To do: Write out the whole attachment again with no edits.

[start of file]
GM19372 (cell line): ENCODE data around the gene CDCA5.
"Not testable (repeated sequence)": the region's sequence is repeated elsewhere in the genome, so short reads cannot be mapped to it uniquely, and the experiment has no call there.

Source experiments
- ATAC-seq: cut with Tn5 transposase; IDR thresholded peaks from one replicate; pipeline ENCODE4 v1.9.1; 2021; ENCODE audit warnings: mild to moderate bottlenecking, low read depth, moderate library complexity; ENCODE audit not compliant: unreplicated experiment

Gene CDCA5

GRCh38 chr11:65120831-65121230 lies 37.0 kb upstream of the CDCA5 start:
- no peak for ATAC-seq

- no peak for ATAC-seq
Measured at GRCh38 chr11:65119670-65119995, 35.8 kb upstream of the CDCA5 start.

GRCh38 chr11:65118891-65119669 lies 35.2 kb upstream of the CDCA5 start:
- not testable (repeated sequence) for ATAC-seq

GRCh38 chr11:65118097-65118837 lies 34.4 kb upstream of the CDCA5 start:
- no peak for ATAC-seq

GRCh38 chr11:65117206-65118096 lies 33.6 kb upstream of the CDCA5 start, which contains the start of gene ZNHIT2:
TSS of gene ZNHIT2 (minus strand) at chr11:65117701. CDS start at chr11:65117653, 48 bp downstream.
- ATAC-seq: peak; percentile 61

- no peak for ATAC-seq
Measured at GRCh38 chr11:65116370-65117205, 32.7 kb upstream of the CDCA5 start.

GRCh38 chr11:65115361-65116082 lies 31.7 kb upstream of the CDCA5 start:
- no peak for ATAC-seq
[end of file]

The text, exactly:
GM19372 (cell line): ENCODE data around the gene CDCA5.
"Not testable (repeated sequence)": the region's sequence is repeated elsewhere in the genome, so short reads cannot be mapped to it uniquely, and the experiment has no call there.

Source experiments
- ATAC-seq: cut with Tn5 transposase; IDR thresholded peaks from one replicate; pipeline ENCODE4 v1.9.1; 2021; ENCODE audit warnings: mild to moderate bottlenecking, low read depth, moderate library complexity; ENCODE audit not compliant: unreplicated experiment

Gene CDCA5

GRCh38 chr11:65120831-65121230 lies 37.0 kb upstream of the CDCA5 start:
- no peak for ATAC-seq

- no peak for ATAC-seq
Measured at GRCh38 chr11:65119670-65119995, 35.8 kb upstream of the CDCA5 start.

GRCh38 chr11:65118891-65119669 lies 35.2 kb upstream of the CDCA5 start:
- not testable (repeated sequence) for ATAC-seq

GRCh38 chr11:65118097-65118837 lies 34.4 kb upstream of the CDCA5 start:
- no peak for ATAC-seq

GRCh38 chr11:65117206-65118096 lies 33.6 kb upstream of the CDCA5 start, which contains the start of gene ZNHIT2:
TSS of gene ZNHIT2 (minus strand) at chr11:65117701. CDS start at chr11:65117653, 48 bp downstream.
- ATAC-seq: peak; percentile 61

- no peak for ATAC-seq
Measured at GRCh38 chr11:65116370-65117205, 32.7 kb upstream of the CDCA5 start.

GRCh38 chr11:65115361-65116082 lies 31.7 kb upstream of the CDCA5 start:
- no peak for ATAC-seq